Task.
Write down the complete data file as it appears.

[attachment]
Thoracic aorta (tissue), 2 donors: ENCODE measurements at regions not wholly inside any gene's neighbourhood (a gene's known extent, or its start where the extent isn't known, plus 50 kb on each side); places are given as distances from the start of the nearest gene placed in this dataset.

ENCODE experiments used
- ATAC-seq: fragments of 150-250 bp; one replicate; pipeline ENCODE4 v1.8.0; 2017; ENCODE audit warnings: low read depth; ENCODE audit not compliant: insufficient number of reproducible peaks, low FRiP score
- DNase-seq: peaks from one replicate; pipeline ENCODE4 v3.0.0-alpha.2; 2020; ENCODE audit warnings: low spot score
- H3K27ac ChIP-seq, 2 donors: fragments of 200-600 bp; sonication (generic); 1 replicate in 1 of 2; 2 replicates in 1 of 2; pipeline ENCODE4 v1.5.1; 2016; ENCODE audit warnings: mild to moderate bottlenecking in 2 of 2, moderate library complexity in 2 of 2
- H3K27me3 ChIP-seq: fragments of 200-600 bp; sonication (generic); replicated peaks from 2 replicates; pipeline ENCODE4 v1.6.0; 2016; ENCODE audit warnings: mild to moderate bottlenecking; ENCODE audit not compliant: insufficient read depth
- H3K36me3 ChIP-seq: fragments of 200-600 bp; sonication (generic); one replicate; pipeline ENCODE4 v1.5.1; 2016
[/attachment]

Thoracic aorta (tissue), 2 donors: ENCODE measurements at regions not wholly inside any gene's neighbourhood (a gene's known extent, or its start where the extent isn't known, plus 50 kb on each side); places are given as distances from the start of the nearest gene placed in this dataset.

ENCODE experiments used
- ATAC-seq: fragments of 150-250 bp; one replicate; pipeline ENCODE4 v1.8.0; 2017; ENCODE audit warnings: low read depth; ENCODE audit not compliant: insufficient number of reproducible peaks, low FRiP score
- DNase-seq: peaks from one replicate; pipeline ENCODE4 v3.0.0-alpha.2; 2020; ENCODE audit warnings: low spot score
- H3K27ac ChIP-seq, 2 donors: fragments of 200-600 bp; sonication (generic); 1 replicate in 1 of 2; 2 replicates in 1 of 2; pipeline ENCODE4 v1.5.1; 2016; ENCODE audit warnings: mild to moderate bottlenecking in 2 of 2, moderate library complexity in 2 of 2
- H3K27me3 ChIP-seq: fragments of 200-600 bp; sonication (generic); replicated peaks from 2 replicates; pipeline ENCODE4 v1.6.0; 2016; ENCODE audit warnings: mild to moderate bottlenecking; ENCODE audit not compliant: insufficient read depth
- H3K36me3 ChIP-seq: fragments of 200-600 bp; sonication (generic); one replicate; pipeline ENCODE4 v1.5.1; 2016